In October of 1192, Richard returned to England, never to see the Middle East again. A year later, at the age of fifty-five, Saladin died, probably from malaria. One hundred years later, the era of the Crusades would finally be over.

Lesson: Great warriors are remembered as much for their decency, grace, and elegance as they are for their courage and skill in battle, perhaps more so.



25 Sept 00

From a LEO friend in South Africa:

“We just had another shooting incident Friday, involving two of our officers:

The two officers had the bad habit of frequenting the same shop every day (at the same time) for lunch. Friday, they were there once again for lunch when an unconfirmed number of men walked in. Both officers were sitting with their backs to the entrance.

Without hesitation, one of the men walked up behind the first officer and shot him in the back of the head. After penetrating the skull, the round (9mm hardball) was deflected by the jaw and stopped just under the officer’s left eye.

When the second officer turned around, the assailant attempted to shoot him also, but the hammer on his pistol fell without the gun discharging. Astonished, the bad guy turned and fled, along with his accomplices. The second officer (armed with our standard-issue CZ-75, loaded with PMP 115g hardball) was unhurt but did not fire any rounds.

The perpetrators made a clean getaway and no arrests have been made.

The first officer is in intensive care and has lost his eye. He will undoubtedly suffer permeant disability, along with permanent disfigurement.

I am once again in bad graces with our management, as I stood up and told them (before the incident) that advertising the fact in the local press that we have recently issued soft body armor to our officers was foolish and would lead to our officers being shot in the head. We didn’t have long to wait!”


>We must be thinking about fighting all the time. When violence comes, it is almost without warning, and we must quickly cut through the inevitable denial and explode into action without delay if we expect to be victorious. A perceived state of “safety” will lull us into complacency if we allow it.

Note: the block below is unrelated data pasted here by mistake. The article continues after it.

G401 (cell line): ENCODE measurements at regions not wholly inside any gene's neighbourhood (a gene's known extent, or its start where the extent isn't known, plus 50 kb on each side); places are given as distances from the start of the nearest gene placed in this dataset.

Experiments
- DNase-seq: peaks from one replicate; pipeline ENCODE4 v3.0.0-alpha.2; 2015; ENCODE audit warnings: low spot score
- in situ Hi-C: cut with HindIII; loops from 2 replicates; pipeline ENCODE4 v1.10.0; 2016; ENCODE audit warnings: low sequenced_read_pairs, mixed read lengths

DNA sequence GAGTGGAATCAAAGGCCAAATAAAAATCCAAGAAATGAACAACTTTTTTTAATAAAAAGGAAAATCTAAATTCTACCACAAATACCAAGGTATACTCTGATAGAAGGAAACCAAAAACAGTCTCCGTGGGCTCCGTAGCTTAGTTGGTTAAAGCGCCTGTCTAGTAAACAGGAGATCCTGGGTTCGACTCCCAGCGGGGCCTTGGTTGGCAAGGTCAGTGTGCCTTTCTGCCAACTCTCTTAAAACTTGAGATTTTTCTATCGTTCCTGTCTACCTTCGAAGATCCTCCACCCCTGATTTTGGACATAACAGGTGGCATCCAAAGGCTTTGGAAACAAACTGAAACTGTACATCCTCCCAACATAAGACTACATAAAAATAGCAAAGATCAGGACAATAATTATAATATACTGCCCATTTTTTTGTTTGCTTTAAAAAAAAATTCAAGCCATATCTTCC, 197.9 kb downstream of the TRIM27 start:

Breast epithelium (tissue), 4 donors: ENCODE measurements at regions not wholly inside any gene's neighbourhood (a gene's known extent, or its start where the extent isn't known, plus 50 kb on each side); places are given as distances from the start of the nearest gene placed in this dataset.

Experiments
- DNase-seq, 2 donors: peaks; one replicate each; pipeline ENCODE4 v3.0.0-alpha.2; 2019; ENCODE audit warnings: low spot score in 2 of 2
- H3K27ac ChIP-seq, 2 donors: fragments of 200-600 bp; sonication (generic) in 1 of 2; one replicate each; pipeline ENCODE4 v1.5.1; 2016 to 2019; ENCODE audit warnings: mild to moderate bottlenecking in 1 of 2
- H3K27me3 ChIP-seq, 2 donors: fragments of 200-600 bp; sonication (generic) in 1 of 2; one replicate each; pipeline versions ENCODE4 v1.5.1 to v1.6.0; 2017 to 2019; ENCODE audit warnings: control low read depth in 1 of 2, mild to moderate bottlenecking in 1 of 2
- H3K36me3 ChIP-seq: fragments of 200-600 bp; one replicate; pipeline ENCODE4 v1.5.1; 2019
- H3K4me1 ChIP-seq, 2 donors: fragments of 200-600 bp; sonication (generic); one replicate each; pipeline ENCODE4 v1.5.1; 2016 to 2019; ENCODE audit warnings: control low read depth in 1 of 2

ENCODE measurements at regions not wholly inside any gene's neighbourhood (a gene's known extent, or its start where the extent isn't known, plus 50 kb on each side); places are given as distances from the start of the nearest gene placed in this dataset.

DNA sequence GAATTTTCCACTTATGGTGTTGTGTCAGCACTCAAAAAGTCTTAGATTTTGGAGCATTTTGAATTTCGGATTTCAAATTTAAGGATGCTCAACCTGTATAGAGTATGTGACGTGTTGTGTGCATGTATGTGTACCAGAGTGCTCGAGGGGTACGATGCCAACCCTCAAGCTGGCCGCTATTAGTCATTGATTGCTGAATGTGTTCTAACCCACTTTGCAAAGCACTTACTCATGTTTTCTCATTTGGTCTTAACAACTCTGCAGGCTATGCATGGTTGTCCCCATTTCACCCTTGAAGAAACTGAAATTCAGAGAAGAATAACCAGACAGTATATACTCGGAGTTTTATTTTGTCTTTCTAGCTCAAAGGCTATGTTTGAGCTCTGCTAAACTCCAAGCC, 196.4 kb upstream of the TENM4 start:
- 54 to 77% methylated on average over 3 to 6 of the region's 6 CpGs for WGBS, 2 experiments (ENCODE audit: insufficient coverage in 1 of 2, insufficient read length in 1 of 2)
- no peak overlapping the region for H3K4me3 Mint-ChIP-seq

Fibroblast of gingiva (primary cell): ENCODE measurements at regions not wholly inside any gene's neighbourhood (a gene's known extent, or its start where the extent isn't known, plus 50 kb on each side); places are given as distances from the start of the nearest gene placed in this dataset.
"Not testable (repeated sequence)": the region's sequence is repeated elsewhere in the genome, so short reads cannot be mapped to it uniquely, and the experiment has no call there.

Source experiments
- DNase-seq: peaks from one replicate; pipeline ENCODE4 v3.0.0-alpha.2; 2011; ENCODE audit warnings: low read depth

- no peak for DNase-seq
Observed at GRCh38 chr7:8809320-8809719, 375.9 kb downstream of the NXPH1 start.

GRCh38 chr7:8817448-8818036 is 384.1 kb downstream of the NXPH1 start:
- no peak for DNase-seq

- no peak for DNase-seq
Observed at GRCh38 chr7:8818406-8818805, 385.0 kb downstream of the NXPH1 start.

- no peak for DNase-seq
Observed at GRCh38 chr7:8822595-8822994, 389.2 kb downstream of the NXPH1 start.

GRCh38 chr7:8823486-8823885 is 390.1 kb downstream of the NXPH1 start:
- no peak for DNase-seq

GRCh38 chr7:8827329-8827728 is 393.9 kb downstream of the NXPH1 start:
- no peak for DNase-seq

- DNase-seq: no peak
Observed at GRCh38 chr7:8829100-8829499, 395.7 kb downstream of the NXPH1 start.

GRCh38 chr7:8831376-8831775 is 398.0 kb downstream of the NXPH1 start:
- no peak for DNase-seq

>The only one in a position to save you, and the only one who has any real interest in saving you, is you. You’re on your own. We must never allow ourselves to believe help is going to arrive just in the nick of time. That only happens in movies.

>Don’t delude yourself into believing that you are too insignificant to become a target

>Don’t move according to predictable patterns

>Don’t sit with your back to the door!



29 Sept 00

From a friend on the East Coast:

“The suspect was proned out on the ground during the arrest process. The officer had a SIG P229 .40 pistol in one hand (pistol in double-action mode, not cocked), with his finger on the trigger, a radio in his other hand, and his foot on the suspect’s back. At some point, the suspect moved, and the officer discharged his pistol, according to the officer, unintentionally.

Apparently, it takes a long time for the teaching on (1) involuntary muscular contraction (“IMC”) causing accidental discharge, (2) the proper way to cover a suspect at gunpoint, and (3) better arrest procedures, to reach the officers on the street in some parts of the country.

Clearly, IMC causing unintentional shots is not limited to single-action weapons. There are other cases of it occurring with uncocked SIG pistols (one in Arizona comes to mind), double-action Berettas (Las Vegas Metro PD), double-action revolvers (instances too numerous to mention), Glocks of all trigger pull weights, H&K P7M8 pistols, Remington and S&W (and probably all other) pump shotguns, Ruger Minil-14’s, submachine guns, etc., etc.

The rigors and realities of covering suspects demand that the finger be kept outside the trigger guard unless and until you have actually decided to fire. (Universal Cover Mode: High Ready position with finger outside the trigger guard.)

This is the same as Rule 3 of the Four Cardinal Rules of Firearms Safety:

3. Keep your finger off the trigger and outside the trigger guard until you are on target and have decided to fire.

Some modify the above rule to read “have actually decided to fire,” but it amounts to the same thing. Phoenix PD and some others state and use the rule as “Keep your finger outside the trigger guard and straight along the frame …,” thus not only telling the shooter what he should not do, but telling him what he should do as well.

In case anyone mistakenly believes that keeping the trigger warm with their finger gives them some kind of tactical advantage in the event the suspect decides to resist, they need to see an “action beats reaction” demonstration to disabuse them of their fantasy. Cover, distance, positioning (both of suspect and officer), lighting, movement, backup, body armor, control tactics, alertness, and mindset can all provide very significant advantages to the officer covering a suspect at gunpoint. But keeping one’s finger on the trigger does virtually nothing to improve officer safety, and is simply a disaster primed to occur.